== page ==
An uncouth leopard gets knighted
Someone ought to write to Buckingham Palace to convey our extreme displeasure at Her Majesty the Queen for having the audacity to wait so long to knight the most modest man in the Bahamas, Godfrey Kelly.
The Queen waited until he was a crotchety old man before elevating him to the rank of KCMG. Normally, that stands for Knight Commander of the Order of St. Michael and St. George, but Sir Godfrey wants us mere mortals to know that it means “Kindly Call Me God”.
The Queen will be 94 this year, but that didn’t spare her being upbraided by the doddery 91-year-old Kelly who obviously begrudges the late self-effacing statesman Sir Geoffrey Johnstone who got a K in 1993 back when Kelly was a mere youth of 64.
Presumably in 1993, Kelly’s chest was bloated enough to support the weight of the giant K bling he intended to wear, much like a cow wears a bell, and just as loud as the Junkanoo instrument.
Kelly came across as obstinate, crass, ungrateful, incorrigible and entitled. He served in government at a time when that club excluded the majority of its citizens who, as it now turns out, were pleased to recommend to the sovereign that he be knighted. Her Majesty graciously acceded to our request.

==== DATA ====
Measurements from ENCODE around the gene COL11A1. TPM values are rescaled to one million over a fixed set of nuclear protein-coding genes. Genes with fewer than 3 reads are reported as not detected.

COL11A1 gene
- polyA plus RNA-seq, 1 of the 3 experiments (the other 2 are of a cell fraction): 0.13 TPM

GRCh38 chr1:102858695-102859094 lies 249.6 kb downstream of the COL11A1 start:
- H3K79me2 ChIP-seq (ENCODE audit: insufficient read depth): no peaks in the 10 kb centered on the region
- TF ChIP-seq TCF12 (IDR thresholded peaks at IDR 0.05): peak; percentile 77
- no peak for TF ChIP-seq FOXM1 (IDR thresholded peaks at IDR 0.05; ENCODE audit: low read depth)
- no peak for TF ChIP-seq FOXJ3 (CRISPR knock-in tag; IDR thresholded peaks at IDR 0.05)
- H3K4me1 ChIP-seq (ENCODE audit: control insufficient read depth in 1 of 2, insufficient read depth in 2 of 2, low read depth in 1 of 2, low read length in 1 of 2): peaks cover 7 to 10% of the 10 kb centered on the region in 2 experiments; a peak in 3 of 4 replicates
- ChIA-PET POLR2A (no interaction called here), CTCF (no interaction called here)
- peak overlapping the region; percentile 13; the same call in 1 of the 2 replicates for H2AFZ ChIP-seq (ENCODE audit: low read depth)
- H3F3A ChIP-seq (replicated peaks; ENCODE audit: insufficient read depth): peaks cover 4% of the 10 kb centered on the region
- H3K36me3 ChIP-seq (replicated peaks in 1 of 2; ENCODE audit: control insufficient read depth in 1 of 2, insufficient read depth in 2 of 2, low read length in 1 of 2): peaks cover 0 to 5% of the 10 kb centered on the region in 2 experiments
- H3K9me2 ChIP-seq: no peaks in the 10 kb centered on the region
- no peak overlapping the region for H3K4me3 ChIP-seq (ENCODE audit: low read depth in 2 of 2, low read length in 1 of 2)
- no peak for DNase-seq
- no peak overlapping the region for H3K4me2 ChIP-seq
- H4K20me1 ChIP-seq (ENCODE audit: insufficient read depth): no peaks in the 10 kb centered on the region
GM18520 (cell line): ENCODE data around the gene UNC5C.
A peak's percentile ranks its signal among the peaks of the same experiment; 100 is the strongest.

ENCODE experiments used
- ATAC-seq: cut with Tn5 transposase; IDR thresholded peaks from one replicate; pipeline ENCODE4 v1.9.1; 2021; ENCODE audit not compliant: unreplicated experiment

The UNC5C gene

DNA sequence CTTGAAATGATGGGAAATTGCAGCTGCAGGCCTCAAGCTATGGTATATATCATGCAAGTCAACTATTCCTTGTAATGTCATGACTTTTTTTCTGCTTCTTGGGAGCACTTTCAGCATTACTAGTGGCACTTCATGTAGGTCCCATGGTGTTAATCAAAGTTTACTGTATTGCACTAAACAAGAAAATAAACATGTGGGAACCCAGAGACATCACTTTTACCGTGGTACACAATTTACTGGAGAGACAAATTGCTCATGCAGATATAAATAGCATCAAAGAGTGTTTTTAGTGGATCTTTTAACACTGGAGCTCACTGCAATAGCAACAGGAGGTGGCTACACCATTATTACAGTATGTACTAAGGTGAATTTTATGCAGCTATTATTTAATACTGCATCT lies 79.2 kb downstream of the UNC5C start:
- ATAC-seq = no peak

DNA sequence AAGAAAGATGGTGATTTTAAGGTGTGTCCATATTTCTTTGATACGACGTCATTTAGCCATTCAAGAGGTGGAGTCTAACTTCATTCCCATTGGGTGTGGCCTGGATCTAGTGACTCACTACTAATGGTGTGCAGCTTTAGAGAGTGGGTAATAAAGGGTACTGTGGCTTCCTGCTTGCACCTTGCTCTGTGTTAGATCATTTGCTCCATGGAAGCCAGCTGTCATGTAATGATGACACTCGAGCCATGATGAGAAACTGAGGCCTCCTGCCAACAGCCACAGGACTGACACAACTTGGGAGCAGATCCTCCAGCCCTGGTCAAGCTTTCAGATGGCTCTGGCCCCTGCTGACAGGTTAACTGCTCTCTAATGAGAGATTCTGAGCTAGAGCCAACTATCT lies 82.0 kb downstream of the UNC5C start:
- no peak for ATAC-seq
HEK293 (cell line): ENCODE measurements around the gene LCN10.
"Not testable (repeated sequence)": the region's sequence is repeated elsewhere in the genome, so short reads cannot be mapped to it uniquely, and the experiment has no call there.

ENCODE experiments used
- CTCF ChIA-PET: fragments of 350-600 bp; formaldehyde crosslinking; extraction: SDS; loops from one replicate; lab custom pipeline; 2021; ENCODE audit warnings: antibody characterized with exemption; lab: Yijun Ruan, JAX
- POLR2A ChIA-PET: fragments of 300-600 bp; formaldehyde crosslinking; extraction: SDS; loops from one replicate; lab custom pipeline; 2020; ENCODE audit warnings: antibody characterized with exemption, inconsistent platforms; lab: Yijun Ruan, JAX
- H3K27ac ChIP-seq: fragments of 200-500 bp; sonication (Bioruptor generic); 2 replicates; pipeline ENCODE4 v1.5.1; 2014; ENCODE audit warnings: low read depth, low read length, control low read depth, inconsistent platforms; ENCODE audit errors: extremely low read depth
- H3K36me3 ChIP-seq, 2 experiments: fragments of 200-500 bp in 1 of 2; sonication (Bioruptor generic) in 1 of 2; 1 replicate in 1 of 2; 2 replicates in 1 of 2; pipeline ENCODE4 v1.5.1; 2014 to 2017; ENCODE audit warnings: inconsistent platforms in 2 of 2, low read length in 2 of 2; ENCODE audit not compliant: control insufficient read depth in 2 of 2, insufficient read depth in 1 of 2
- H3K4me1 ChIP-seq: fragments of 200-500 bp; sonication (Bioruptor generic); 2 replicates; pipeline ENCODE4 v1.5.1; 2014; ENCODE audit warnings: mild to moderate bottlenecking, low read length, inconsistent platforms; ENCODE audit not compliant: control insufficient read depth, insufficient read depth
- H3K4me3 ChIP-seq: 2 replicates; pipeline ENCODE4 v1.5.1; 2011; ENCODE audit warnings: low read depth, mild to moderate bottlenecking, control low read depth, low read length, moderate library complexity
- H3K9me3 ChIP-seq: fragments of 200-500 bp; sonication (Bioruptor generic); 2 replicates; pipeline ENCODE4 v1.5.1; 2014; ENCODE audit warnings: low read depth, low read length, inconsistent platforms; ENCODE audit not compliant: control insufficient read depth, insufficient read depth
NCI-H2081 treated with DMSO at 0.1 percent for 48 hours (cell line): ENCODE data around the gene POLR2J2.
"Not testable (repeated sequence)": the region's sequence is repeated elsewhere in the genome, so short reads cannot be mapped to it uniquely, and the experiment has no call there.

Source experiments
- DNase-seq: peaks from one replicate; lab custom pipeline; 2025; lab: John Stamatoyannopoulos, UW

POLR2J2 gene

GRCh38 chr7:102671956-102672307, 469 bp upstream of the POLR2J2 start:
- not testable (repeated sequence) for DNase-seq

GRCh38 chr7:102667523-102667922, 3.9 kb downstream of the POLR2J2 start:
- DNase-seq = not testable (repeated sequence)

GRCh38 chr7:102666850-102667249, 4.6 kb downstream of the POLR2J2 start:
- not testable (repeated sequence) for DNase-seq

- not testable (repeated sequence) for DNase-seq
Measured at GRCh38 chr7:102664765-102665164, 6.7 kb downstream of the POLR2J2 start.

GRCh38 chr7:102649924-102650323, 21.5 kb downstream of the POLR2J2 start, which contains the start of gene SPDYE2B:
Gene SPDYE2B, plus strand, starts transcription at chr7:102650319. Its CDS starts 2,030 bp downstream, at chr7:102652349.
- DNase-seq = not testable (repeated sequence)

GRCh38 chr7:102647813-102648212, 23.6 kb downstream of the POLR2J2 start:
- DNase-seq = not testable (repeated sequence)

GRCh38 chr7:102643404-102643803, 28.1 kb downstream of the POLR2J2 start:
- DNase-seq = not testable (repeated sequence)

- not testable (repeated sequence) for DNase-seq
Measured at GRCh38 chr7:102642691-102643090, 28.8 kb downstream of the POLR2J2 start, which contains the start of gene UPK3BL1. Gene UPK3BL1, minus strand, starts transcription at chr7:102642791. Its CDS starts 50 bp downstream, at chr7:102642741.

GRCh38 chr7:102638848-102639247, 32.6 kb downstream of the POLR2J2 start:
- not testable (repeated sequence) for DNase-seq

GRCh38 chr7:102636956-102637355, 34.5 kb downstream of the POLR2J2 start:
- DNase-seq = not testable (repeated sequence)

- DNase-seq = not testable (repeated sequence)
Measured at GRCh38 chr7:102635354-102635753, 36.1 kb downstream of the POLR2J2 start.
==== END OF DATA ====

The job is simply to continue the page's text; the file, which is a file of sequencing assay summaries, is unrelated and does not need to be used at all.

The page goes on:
Kelly successfully acquitted himself in the business and sporting arenas. He sailed with the likes of Sir Durward Knowles who, until the day he died, was grateful to all Bahamians for his knighthood, and never asked what took us so long to give it.
The dripping sense of entitlement from Kelly was palpable.
He obviously took offense at the tacky CMG honor that we awarded him years ago, and probably had to constrain himself from flinging it back at the queen.
Honors ought to be given for exemplary achievement and service to The Bahamas.
They ought not be bartered for with big donations to political parties, although this seems to still be the case in all parts of the Commonwealth where this ancient practice of chivalry still exists, most especially in Britain.
Kelly has done some good deeds over his lifetime and obviously the powers-that-be felt that they overshadowed his transgressions.
It is sad that the memory we shall preserve of him is his thanklessness and his over-arching sense of privilege.
At 91, we cannot say that he mis-spoke. After nine decades on this earth he has earned the right to speak his mind without filter. Apparently, none of the old spots have fallen off this leopard.
Don’t look for the knighthood to awaken a sense of noblesse oblige in this old sea wolf. No doubt he is still awaiting an apology from the queen for her dilatoriness.
– The Graduate